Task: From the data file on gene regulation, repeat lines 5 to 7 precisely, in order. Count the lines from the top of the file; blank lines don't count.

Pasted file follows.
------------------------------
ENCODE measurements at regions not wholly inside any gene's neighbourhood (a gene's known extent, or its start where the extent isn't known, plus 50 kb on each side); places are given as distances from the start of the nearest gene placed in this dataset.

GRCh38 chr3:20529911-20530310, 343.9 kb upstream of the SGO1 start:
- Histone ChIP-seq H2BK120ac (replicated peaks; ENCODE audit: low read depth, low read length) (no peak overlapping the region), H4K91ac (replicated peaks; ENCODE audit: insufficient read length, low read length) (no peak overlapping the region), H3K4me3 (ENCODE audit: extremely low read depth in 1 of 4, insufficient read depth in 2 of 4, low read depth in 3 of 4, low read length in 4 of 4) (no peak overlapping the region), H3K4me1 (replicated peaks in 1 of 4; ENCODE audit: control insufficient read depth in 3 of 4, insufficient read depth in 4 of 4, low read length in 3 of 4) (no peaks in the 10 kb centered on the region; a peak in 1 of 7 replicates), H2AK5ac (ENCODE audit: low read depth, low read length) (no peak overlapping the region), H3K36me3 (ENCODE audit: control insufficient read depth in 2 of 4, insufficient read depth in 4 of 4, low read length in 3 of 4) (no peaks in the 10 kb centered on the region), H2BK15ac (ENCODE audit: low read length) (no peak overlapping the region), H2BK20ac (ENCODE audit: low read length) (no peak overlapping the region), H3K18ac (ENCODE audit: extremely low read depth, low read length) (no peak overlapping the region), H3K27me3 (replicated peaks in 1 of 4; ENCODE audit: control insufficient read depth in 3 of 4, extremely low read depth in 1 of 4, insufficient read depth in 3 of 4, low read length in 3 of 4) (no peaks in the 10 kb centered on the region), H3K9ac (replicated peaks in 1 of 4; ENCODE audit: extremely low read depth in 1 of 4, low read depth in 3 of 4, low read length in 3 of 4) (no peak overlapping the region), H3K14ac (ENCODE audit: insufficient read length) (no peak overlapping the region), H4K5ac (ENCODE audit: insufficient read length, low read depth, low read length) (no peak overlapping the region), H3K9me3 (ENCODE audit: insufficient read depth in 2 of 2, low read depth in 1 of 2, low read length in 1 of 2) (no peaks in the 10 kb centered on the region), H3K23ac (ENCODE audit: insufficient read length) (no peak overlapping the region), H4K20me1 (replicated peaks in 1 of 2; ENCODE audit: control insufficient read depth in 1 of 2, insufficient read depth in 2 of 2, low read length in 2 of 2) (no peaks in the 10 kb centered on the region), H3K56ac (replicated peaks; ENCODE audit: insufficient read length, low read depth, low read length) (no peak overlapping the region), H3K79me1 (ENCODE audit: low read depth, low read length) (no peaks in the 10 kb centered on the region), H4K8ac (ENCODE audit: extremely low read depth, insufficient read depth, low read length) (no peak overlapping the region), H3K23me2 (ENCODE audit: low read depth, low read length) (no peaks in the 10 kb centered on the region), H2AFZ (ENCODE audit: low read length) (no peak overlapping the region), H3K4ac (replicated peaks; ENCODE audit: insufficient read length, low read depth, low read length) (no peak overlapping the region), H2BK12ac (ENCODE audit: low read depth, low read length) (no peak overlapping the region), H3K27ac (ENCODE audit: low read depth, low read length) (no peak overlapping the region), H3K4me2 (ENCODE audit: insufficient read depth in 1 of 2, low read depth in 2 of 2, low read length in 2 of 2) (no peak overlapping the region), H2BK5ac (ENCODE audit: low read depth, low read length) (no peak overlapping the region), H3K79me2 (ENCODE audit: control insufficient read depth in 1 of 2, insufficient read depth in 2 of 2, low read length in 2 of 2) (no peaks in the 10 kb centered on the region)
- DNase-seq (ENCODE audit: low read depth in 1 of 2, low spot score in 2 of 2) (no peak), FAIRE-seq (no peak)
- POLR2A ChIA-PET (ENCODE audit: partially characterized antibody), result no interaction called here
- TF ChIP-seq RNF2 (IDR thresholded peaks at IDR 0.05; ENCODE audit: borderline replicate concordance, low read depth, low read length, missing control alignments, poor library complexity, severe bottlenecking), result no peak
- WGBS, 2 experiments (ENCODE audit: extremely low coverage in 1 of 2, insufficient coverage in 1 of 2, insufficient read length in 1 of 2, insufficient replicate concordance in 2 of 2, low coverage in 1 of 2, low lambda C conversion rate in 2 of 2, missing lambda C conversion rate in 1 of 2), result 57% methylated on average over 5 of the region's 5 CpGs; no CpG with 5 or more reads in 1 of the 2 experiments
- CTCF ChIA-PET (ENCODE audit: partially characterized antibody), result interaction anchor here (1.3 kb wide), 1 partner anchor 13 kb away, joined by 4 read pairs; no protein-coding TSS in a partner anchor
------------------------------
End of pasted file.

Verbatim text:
- POLR2A ChIA-PET (ENCODE audit: partially characterized antibody), result no interaction called here
- TF ChIP-seq RNF2 (IDR thresholded peaks at IDR 0.05; ENCODE audit: borderline replicate concordance, low read depth, low read length, missing control alignments, poor library complexity, severe bottlenecking), result no peak
- WGBS, 2 experiments (ENCODE audit: extremely low coverage in 1 of 2, insufficient coverage in 1 of 2, insufficient read length in 1 of 2, insufficient replicate concordance in 2 of 2, low coverage in 1 of 2, low lambda C conversion rate in 2 of 2, missing lambda C conversion rate in 1 of 2), result 57% methylated on average over 5 of the region's 5 CpGs; no CpG with 5 or more reads in 1 of the 2 experiments